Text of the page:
Lawyers have attacked draft laws outlining radical changes to child welfare services, saying they're badly written and should be scrapped.
In a stinging 52-page submission, the Law Society has spelt out what it said were potential pitfalls and confusion around a bill setting up the new Ministry for Vulnerable Children.
Submissions to a bill closed last week and have only now been made public.
In its submission, the Society said the changes in policy the government wanted to introduce were a "fundamental shift" and required a complete re-drafting of the legislation.
"Instead, the bill makes a range of complex amendments to the act that will inevitably create difficulties," it wrote.
The bill also contained many terms and phrases - including 'usual caregiver', 'real life outcomes', and 'developmental potential' - which were new and did not have clear definitions, the submission said.
The Society would not be interviewed until it had voiced its concerns to the select committee considering the bill.
But Otago University dean of law Professor Mark Henaghan agreed the bill should be scrapped and rewritten.
"We're shifting the focus from what under the current legislation is a kind of minimum intervention, with regard to children who may be at risk, to an early intervention model."
Because it was a change in model the entire law needed to be re-drafted, but that had not happened, he said.
"They've left bits in really to do with the minimum intervention one and they've put bits in to do with the early intervention.
"It's mixed and it will lead to confusion and when you lead to confusion, children will get lost in the mix."
The Society was particularly concerned in its submission about a new phrase in the legislation - 'well-being' - that replaces 'welfare and best interests'.
Mr Henaghan said the old term was used in other legislation and recognised internationally.
A new term would add unnecessary confusion, he said.
"Naturally lawyers - and this is the way we operate - will say, 'Parliament must have meant something different than welfare and best interests.'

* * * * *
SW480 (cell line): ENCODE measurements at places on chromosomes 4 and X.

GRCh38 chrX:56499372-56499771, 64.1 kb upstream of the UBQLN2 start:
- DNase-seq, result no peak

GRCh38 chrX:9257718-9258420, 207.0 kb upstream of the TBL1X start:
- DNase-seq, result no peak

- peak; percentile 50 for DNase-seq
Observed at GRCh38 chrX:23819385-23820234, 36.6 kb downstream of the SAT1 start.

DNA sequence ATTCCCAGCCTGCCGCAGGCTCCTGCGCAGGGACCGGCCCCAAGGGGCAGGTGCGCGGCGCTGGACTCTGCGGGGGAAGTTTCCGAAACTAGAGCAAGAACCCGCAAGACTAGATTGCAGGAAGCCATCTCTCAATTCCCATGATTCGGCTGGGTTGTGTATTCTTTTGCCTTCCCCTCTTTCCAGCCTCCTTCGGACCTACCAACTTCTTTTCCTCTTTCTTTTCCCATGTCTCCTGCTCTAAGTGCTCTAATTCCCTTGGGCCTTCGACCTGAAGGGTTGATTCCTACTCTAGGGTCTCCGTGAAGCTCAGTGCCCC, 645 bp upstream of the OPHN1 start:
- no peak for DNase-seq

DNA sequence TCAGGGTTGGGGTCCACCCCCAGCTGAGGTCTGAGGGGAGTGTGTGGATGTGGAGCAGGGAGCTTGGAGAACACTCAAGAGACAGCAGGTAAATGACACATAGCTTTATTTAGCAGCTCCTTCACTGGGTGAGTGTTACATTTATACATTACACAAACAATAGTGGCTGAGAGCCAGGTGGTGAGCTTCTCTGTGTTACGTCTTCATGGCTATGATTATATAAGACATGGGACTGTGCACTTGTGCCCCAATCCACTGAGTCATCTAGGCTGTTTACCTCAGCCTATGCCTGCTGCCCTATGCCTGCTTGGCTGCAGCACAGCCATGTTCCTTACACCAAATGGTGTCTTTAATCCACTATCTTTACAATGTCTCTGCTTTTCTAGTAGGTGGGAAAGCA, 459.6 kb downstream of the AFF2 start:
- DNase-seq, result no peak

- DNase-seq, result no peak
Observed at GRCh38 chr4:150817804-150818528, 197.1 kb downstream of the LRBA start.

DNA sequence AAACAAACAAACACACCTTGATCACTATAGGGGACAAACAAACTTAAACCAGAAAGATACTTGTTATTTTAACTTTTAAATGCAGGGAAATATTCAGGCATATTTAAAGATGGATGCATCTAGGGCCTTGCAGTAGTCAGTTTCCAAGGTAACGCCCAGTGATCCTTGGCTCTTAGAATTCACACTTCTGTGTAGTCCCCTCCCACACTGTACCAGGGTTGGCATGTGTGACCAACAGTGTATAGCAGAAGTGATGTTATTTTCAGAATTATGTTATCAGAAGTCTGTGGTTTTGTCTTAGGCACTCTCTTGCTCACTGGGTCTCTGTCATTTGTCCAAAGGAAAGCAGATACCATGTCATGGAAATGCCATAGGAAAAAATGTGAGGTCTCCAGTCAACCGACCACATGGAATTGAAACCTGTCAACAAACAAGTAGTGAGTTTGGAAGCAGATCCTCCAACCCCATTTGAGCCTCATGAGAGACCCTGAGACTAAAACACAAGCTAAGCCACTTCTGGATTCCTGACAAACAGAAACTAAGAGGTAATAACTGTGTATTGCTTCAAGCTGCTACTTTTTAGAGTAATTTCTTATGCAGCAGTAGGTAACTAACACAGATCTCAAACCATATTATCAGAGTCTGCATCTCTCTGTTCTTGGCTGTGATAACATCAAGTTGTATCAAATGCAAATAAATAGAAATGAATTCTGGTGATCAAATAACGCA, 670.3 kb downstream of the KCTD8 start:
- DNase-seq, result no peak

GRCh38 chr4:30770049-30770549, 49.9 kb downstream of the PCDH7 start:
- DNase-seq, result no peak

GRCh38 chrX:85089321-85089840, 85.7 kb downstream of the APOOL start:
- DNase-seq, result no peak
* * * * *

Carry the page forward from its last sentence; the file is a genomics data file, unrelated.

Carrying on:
"They probably don't, but what's the point of changing the term, when it's well-accepted? It's about focusing on children's interests and welfare above everything else, that's the most important thing... Well-being could be seen as less, not as important, as welfare and best interests," he said.
Maori Women's Welfare League president Prue Kapua said the legislation was "clumsy".
"[The legislation] is really focused around the one or two things which, if we boil it down, [is] a safe, loving and stable family, and early intervention - for which you really read early removal, so people don't have a number of placements," she said.
Association of Social Workers chief executive Lucy Sandford Reed said the question of what the legislation meant by a 'safe, stable and loving home' was crucial.
However, she suspected it will be left up to social workers to decide.
"What do you do at five o'clock on the day before Good Friday and you've got a young person, a child, sitting in your office and you need a home?
"I suspect that more social workers would take the first foster home they can find, rather than having the time to reflect and think and find the best possible family to take care of that child first, or an out-of-home caregiver," she said.
The select committee is expected to start considering submissions this week and is due to report back to Parliament in May.